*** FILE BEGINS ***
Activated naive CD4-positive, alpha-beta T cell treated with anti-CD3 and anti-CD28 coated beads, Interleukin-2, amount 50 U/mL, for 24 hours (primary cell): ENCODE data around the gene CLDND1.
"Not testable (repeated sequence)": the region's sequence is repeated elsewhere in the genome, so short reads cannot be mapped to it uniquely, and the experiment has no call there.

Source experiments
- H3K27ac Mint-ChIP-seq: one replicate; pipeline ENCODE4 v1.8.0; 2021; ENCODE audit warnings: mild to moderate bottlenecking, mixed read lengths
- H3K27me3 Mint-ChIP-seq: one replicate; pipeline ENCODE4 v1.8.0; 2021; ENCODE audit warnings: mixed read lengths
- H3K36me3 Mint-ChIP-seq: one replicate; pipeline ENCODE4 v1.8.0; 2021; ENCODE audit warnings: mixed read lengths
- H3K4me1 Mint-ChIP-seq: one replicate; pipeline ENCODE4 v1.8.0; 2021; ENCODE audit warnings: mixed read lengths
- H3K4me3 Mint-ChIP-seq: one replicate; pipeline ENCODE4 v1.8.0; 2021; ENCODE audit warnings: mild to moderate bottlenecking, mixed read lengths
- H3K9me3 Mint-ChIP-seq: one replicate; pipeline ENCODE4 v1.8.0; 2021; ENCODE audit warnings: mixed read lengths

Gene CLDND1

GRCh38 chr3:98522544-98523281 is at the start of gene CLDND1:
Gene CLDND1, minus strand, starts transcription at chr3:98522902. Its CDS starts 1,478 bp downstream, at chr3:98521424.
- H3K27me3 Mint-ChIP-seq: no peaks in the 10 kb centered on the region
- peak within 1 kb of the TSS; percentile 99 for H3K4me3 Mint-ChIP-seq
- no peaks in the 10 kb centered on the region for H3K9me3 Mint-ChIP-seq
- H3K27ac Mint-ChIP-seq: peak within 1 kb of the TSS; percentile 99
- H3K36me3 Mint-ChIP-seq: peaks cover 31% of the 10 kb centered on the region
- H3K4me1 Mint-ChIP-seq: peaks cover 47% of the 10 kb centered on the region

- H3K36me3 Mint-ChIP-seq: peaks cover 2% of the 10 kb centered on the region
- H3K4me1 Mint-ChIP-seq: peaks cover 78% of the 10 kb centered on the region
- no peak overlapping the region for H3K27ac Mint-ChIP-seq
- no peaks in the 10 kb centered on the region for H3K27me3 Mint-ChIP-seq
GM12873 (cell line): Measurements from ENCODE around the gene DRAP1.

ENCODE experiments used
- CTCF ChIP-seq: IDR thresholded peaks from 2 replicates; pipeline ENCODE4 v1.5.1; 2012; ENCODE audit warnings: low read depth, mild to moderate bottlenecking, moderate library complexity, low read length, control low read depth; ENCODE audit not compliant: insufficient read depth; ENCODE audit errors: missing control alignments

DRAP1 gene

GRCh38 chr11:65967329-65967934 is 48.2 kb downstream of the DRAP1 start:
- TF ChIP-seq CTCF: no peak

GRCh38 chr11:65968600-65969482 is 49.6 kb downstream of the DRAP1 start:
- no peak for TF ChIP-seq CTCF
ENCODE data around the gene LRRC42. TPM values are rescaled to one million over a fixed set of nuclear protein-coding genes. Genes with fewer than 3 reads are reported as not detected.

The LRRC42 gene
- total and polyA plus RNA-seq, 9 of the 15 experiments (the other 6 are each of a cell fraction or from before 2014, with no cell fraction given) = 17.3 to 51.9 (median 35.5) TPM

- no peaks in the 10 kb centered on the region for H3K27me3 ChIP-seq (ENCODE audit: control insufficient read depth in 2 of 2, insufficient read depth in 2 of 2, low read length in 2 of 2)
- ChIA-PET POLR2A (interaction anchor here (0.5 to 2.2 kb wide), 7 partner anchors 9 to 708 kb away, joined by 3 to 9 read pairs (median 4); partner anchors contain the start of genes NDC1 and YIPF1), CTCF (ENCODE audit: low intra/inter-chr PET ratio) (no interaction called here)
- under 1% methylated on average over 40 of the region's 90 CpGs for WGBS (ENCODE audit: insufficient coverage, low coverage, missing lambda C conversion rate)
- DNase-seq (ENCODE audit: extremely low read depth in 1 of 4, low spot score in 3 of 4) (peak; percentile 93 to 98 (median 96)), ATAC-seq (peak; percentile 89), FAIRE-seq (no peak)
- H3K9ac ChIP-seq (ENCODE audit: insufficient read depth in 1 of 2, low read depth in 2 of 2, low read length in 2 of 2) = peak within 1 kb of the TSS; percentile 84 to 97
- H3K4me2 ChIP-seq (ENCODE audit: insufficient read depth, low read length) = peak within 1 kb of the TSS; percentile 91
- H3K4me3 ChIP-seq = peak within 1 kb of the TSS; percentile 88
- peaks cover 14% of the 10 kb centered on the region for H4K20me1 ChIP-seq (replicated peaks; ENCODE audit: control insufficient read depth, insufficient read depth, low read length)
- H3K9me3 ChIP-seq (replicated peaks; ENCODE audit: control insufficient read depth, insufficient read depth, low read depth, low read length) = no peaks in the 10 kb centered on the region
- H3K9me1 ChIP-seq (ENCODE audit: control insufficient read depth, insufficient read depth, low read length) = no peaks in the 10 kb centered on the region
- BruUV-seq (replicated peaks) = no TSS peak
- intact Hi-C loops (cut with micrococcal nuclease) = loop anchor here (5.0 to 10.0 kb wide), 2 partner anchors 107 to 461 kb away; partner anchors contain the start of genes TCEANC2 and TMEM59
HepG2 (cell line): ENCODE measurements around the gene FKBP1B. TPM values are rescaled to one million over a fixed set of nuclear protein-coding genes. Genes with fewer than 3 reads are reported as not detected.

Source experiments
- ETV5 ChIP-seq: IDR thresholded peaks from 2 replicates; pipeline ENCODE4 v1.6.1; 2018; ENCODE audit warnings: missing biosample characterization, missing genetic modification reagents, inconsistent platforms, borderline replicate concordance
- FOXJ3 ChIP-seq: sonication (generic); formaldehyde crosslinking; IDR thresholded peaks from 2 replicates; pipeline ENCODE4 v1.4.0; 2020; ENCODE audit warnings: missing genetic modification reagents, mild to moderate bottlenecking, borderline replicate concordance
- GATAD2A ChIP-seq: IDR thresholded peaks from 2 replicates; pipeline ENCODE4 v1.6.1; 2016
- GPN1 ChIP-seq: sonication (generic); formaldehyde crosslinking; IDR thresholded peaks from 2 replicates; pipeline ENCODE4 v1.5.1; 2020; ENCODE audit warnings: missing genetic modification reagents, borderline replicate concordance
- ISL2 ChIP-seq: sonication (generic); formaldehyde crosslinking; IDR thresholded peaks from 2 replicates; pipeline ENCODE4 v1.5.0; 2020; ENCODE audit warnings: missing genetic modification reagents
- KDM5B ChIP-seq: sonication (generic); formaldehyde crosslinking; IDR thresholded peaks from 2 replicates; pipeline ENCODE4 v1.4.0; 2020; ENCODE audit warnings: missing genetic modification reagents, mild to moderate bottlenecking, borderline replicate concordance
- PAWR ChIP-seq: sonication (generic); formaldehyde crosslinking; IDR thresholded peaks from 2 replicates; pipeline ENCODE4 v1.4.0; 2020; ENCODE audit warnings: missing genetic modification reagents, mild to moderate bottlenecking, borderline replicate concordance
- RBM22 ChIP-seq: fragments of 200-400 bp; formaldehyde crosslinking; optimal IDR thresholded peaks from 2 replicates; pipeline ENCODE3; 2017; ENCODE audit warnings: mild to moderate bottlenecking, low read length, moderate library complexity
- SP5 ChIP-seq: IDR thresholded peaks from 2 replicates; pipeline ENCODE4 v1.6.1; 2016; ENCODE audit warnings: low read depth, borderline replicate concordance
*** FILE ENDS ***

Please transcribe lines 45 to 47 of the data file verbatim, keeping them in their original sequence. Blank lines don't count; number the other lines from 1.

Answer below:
- intact Hi-C loops (cut with micrococcal nuclease) = loop anchor here (5.0 to 10.0 kb wide), 2 partner anchors 107 to 461 kb away; partner anchors contain the start of genes TCEANC2 and TMEM59
HepG2 (cell line): ENCODE measurements around the gene FKBP1B. TPM values are rescaled to one million over a fixed set of nuclear protein-coding genes. Genes with fewer than 3 reads are reported as not detected.

Source experiments